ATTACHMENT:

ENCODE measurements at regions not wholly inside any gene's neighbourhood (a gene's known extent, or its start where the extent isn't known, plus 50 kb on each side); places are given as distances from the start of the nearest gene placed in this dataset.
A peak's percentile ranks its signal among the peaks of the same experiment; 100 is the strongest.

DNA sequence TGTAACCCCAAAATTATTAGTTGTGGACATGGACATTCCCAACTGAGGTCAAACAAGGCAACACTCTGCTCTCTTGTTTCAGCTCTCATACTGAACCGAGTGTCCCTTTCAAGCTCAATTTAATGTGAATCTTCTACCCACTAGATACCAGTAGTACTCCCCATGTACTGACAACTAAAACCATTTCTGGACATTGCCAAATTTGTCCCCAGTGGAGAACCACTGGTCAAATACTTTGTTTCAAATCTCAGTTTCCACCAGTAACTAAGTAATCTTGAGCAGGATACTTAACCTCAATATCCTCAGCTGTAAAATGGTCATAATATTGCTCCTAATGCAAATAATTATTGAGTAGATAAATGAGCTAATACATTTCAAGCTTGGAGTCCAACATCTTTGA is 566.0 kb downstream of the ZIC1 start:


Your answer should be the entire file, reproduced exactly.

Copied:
ENCODE measurements at regions not wholly inside any gene's neighbourhood (a gene's known extent, or its start where the extent isn't known, plus 50 kb on each side); places are given as distances from the start of the nearest gene placed in this dataset.
A peak's percentile ranks its signal among the peaks of the same experiment; 100 is the strongest.

DNA sequence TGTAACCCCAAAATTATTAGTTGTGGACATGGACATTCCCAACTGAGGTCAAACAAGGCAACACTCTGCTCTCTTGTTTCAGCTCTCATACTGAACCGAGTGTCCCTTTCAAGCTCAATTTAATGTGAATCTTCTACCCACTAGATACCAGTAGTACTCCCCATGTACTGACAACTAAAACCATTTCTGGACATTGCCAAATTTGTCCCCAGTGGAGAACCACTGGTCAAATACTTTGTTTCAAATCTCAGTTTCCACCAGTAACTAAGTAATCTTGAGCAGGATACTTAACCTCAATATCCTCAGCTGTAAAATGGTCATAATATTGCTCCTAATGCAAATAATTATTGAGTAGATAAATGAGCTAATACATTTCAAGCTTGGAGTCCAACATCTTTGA is 566.0 kb downstream of the ZIC1 start: